Little known fact about me: When I was a kid, I was a sprinter. I was crazy fast. The track team invited me to join in grade 3 (Jaia’s age now!) , a full year before kids were normally allowed to be on sports teams in elementary schools. At the time, I was running the 100m dash and the 4 X 100. And I did pretty well considering I was 3-4 years younger than some of my competitors.
At the time, I remember watching some of the kids run the 1300m races and thinking I could never do that. In a sprint you give it all you have from the first second until the last. 100m is not very long and almost anyone can run that distance unassisted. But 1300m? That seemed like a marathon to me.
As the years passed, my interest in athletics changed. There weren’t a lot of opportunities for me to join sports teams, but keeping and staying in shape became very important. And there was no easier (or cheaper) way than running. And quickly enough, I went from running 100 meters to 5 km.
For 10 years I was happy at that distance. I have a fairly weak knee that kept me from doing much more. But there’s nothing I like more than a challenge. So I upped the ante and signed up for my first 10 km race. At the time, it was the hardest thing I’d ever done. A friend though, was running her first half-marathon. The thought of joining her made me laugh out loud. Never, ever, ever in a million years could I do that. The 10 km race nearly killed me. And that was that.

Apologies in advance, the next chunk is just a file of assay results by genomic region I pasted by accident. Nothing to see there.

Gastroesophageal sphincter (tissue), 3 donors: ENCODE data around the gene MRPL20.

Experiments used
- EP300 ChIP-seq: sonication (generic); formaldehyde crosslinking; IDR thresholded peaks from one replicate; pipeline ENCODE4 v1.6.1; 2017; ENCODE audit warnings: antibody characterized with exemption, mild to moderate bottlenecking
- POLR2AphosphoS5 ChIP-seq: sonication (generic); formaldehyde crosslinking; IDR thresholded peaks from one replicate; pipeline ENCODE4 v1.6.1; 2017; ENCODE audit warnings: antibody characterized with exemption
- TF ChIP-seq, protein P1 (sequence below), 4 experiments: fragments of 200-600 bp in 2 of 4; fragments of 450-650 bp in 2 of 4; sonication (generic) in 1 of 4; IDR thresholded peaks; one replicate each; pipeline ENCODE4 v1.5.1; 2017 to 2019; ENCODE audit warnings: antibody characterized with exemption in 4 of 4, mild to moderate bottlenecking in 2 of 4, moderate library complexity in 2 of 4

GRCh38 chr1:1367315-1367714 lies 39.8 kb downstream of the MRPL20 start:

Fast forward to a few years ago, and that bug to challenge myself bit me again. I first staved it off by competing in a 100 km bike ride. I was uber proud of myself for finishing, but it just wasn’t enough. Cycling wasn’t my sport. Running was.
And that was it. I knew I had to do it. Maybe a one-time deal, but that half-marathon sat on my bucket list staring quietly at me for a few years and it turns out that no matter how hard you try, you just won’t get any younger. The time was now or never.
A hip injury changed my plans last year, unfortunately, and so this year I promised myself that there would be no excuses. And so, on September 21, rain or shine, I’ll be lacing up with a few 1000 others to compete in the Army run.
I’ll be honest…this is the first ‘training’ I’ve ever really done. For anything. Even for the 100 km bike ride. I thought winging it would turn out fine. And it did. Sort of. After that first ½ hour off the bike that made me wonder if I would ever walk again, I was, well, fine.
But this is different. There’s no coasting when you are running. You run (or walk) or you don’t finish. I’m not the fastest runner (funny, coming a former sprinter) so for this race, I’m just hoping to finish. Crossing the finish line to see my family standing there cheering me on is medal enough.
I’d be lying if I say that I’m not doing this for selfish reasons. I want this. I want to scratch it off my bucket list with gusto. But I’m also doing this for Jaia and Wes. So they can be proud of me for something (also selfish) but also to show them that with a little (or a lot) of hard work, they can do absolutely anything they put their mind to, no matter how impossible it once seemed.